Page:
To be or not to be... a mother? Raging against society’s expectations of women
At a book festival in Dublin, the childless narrator of Sheila Heti’s new novel encounters a fellow female childless writer, who says to her, confidingly: “With women our age, the first thing one always wants to know about another woman is whether she has children, and if she doesn’t, whether she is going to. It’s like a civil war: which side are you on?”
The fact that women are still pervasively defined by whether they have chosen to have a child or not is railed against with occasional brilliance in Motherhood.
The narrator, whom we are invited to assume is Heti herself, is a successful Canadian writer in her late thirties, tormented not only by the question of whether she wants to have a child (she mainly thinks she doesn’t) but by the general assumption from friends, strangers and society at large that she eventually will. The writing of this novel — which, in its intimate jumble of observations and feelings across several years, mostly resembles a memoir — is not only a chance for her to work through how she feels but also an act of resistance.
Near the end, Heti confesses the book has become a “prophylactic”. The work of producing it has been a thing to do while she waits for her child-bearing years to pass, a “raft that will carry me just so long and so far, that my questions can no longer be asked”.
Rachel Cusk wrote with palpable fury at the start of her 2002 memoir, A Life’s Work, that “childbirth and motherhood are the anvil upon which sexual inequality was forged”. Heti doesn’t have Cusk’s political focus but she is excellent at dismantling a certain cultural complacency about the achievements of feminism — the delusion that, just because a few skirmishes have been won, the battle for women’s right to lead their life in any way they choose is over.
For her part, the narrator worries it is selfish not to have a child and bucks in anguish against her own body and its treacherous monthly gearing-up for pregnancy that has such a catastrophic
impact on her moods. In perhaps the book’s most chilling moment, she recalls an encounter with a doctor who tried in vain to dissuade her from having an abortion.
“There is something threatening about a woman who is not occupied with children... What is she going to do instead? What sort of trouble will she make?’” she writes.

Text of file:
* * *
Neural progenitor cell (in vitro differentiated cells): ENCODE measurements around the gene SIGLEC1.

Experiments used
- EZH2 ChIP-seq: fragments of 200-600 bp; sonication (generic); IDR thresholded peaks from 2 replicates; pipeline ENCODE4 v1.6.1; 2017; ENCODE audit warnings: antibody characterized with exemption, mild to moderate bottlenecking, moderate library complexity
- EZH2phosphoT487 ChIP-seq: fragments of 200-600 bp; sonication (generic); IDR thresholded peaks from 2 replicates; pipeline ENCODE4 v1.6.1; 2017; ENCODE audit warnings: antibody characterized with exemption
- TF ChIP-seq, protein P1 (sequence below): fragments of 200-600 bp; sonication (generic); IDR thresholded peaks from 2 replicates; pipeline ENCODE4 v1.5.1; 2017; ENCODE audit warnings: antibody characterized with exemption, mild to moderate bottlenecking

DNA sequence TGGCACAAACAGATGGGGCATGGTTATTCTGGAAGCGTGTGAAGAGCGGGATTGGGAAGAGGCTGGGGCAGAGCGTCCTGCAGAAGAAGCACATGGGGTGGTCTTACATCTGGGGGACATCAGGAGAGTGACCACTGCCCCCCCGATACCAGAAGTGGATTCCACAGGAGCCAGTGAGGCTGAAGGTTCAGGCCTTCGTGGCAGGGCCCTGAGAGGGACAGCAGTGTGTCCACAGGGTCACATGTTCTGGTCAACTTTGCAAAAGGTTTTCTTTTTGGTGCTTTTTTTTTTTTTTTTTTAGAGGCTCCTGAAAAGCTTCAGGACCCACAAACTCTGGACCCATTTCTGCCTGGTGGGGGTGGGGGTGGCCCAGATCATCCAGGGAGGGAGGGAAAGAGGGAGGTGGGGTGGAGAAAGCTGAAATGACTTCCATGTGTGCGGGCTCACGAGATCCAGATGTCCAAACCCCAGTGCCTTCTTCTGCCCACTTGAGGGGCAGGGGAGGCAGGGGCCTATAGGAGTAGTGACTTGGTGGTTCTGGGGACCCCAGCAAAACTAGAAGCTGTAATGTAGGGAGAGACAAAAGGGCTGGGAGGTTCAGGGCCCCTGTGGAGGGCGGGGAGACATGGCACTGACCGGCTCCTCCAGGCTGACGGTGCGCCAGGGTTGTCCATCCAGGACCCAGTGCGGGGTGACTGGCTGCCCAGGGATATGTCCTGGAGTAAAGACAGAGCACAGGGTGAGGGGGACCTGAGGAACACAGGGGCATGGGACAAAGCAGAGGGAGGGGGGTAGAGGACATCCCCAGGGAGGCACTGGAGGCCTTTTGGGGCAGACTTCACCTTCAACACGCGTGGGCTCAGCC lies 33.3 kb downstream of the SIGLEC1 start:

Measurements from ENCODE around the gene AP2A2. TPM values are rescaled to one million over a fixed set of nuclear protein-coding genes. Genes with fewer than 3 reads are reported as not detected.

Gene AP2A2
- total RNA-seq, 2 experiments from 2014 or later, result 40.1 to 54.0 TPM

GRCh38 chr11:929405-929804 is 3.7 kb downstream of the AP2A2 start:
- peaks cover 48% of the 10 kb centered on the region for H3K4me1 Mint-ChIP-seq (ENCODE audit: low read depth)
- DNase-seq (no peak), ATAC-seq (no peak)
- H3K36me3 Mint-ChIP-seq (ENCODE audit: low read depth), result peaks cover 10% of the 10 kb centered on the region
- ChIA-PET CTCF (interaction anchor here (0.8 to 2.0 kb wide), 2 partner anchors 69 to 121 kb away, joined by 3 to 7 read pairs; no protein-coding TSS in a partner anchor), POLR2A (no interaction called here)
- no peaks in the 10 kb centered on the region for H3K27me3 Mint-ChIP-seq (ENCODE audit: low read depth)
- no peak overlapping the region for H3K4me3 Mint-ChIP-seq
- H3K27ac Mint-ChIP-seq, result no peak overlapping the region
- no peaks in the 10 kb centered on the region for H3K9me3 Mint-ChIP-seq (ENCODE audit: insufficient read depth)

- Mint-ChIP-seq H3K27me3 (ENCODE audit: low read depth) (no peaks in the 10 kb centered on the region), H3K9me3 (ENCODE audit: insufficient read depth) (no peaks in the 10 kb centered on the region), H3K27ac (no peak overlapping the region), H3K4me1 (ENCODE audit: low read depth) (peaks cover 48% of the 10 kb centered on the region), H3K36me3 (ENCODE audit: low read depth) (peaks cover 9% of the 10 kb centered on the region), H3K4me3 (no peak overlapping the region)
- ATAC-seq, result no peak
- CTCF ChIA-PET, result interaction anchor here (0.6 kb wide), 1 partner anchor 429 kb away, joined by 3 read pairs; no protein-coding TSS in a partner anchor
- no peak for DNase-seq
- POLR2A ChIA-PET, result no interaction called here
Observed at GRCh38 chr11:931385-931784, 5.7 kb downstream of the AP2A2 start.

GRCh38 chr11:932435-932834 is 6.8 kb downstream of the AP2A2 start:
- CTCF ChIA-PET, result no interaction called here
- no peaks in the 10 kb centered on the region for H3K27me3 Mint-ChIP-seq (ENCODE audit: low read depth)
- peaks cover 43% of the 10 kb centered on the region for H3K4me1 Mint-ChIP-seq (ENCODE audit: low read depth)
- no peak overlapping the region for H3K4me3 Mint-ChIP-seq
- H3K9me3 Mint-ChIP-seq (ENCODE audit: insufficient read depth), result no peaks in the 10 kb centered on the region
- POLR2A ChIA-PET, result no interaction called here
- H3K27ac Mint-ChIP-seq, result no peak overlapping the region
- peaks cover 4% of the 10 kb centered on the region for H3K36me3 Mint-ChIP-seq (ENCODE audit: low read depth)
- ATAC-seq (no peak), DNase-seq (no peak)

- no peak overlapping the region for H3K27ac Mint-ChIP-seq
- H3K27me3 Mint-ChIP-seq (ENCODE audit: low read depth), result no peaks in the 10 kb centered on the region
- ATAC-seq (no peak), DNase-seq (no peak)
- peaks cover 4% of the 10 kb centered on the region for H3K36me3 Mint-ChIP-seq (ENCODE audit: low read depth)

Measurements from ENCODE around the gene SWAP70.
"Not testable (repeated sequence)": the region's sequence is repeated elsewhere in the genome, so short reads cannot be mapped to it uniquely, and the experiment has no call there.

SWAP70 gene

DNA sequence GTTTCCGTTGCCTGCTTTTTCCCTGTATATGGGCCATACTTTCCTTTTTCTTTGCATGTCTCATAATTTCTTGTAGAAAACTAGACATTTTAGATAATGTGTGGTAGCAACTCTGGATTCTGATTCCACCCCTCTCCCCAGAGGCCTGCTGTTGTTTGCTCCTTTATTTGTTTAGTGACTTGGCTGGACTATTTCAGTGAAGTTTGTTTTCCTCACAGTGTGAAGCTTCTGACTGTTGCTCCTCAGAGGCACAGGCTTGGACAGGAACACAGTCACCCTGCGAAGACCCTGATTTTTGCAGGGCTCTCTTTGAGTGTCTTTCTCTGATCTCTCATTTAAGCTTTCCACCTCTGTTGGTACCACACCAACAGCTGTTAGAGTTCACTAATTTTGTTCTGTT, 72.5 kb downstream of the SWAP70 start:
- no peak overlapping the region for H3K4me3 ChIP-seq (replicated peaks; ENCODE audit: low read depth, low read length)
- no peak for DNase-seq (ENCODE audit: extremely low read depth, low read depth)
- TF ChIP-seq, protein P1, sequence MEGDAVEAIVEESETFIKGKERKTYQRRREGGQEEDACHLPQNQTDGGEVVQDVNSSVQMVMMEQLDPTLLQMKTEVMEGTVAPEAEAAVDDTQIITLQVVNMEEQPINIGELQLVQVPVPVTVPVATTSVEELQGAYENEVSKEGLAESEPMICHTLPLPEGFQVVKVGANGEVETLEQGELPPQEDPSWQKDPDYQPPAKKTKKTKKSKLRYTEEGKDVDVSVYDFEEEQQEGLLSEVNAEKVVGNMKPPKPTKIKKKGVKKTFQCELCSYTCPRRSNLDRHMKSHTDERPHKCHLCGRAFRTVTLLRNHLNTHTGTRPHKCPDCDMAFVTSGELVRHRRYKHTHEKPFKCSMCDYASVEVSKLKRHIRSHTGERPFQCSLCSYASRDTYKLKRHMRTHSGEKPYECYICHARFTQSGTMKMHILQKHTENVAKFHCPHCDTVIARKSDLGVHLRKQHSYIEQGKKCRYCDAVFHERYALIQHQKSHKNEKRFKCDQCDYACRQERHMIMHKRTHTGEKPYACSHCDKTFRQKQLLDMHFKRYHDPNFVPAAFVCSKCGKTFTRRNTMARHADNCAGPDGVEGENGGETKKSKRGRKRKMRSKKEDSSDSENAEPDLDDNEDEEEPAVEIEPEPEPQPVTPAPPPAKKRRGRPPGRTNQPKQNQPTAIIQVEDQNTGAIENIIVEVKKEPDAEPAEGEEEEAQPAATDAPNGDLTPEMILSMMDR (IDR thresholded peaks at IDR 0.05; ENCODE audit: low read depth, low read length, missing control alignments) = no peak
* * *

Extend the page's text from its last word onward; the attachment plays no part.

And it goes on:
Heti, whose 2013 novel How Should a Person Be? was a critical hit, draws heavily here on the techniques of auto-fiction, in which the borders between fiction and autobiography, as in Karl Ove Knausgård’s My Struggle series, are deliberately blurred. This can prioritise the value of personal testimony pretty much over anything else, even literary style, and Heti pushes the technique to a point that severely tests the reader’s patience.
Her book is formless, rambling, repetitive, seemingly governed by the principle that any thought or emotion the narrator experiences deserves to be recorded, regardless of its quality or usefulness.
Her gaze is so relentlessly turned towards herself that her analysis can feel irritatingly selective.
The narrator conceives of herself as a writer, above and beyond being a woman, which is a fundamental reason of hers for not wanting a child, but she isn’t at all interested in the obvious truth that you can be a writer and a mother, and succeed at both.
She views friends who have children as having abandoned her, but the fact that she acknowledges this feeling doesn’t make it any less childish.
She becomes more stimulating when she strays beyond herself to her Jewish heritage, and the dark shadow of the Holocaust. The Jewish impulse, she writes, is to repopulate — otherwise “the Nazis will have won”. Yet in an astonishing, all-too-brief repudiation of this idea, she writes that she doesn’t care “if the human race dies out”.
Towards the end, she sinks into depression, and you wonder if her worry over her decision not to have a child is really the cause of what has evidently become a profound unhappiness. There seems to be some greater existential crisis lurking beneath the surface. But she finishes writing the book in a spirit of victory, and, not only out of relief that we too have come to the end, we can’t help cheering with her.
Auto-fiction: we are invited to assume the narrator is Heti herself
FICTION Motherhood Sheila Heti Harvill Secker, hardback, 282 pages, €25